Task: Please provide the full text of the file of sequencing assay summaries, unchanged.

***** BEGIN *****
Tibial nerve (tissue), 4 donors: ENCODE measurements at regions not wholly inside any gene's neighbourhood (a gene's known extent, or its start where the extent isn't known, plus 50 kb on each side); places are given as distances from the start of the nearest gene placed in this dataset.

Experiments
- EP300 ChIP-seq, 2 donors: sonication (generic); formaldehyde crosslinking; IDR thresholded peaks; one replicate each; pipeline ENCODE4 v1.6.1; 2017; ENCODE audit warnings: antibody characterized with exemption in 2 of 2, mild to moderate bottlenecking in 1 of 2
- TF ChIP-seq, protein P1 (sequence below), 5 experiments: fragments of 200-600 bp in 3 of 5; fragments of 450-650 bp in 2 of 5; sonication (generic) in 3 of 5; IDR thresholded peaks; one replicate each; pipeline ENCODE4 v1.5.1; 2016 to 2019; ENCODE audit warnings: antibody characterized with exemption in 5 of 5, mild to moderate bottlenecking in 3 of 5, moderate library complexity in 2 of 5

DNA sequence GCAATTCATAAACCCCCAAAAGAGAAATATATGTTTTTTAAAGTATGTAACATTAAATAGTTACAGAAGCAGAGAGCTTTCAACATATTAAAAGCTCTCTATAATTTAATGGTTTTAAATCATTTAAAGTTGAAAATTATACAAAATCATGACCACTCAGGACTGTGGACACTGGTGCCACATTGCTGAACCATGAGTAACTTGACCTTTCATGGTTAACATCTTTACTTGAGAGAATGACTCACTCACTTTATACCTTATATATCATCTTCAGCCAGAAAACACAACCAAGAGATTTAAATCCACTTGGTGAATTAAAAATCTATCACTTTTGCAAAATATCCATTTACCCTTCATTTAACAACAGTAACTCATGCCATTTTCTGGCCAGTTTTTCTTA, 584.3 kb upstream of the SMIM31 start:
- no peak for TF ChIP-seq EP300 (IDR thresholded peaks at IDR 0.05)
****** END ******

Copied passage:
Tibial nerve (tissue), 4 donors: ENCODE measurements at regions not wholly inside any gene's neighbourhood (a gene's known extent, or its start where the extent isn't known, plus 50 kb on each side); places are given as distances from the start of the nearest gene placed in this dataset.

Experiments
- EP300 ChIP-seq, 2 donors: sonication (generic); formaldehyde crosslinking; IDR thresholded peaks; one replicate each; pipeline ENCODE4 v1.6.1; 2017; ENCODE audit warnings: antibody characterized with exemption in 2 of 2, mild to moderate bottlenecking in 1 of 2
- TF ChIP-seq, protein P1 (sequence below), 5 experiments: fragments of 200-600 bp in 3 of 5; fragments of 450-650 bp in 2 of 5; sonication (generic) in 3 of 5; IDR thresholded peaks; one replicate each; pipeline ENCODE4 v1.5.1; 2016 to 2019; ENCODE audit warnings: antibody characterized with exemption in 5 of 5, mild to moderate bottlenecking in 3 of 5, moderate library complexity in 2 of 5

DNA sequence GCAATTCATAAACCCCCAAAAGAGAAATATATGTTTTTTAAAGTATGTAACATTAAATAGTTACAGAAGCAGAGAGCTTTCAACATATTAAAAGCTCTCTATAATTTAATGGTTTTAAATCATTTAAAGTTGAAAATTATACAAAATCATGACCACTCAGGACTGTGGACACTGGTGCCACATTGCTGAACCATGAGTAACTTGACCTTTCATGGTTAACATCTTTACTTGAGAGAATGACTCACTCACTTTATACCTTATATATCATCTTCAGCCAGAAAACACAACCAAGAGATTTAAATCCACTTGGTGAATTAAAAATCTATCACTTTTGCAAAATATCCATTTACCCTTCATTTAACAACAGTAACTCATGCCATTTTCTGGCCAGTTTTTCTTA, 584.3 kb upstream of the SMIM31 start:
- no peak for TF ChIP-seq EP300 (IDR thresholded peaks at IDR 0.05)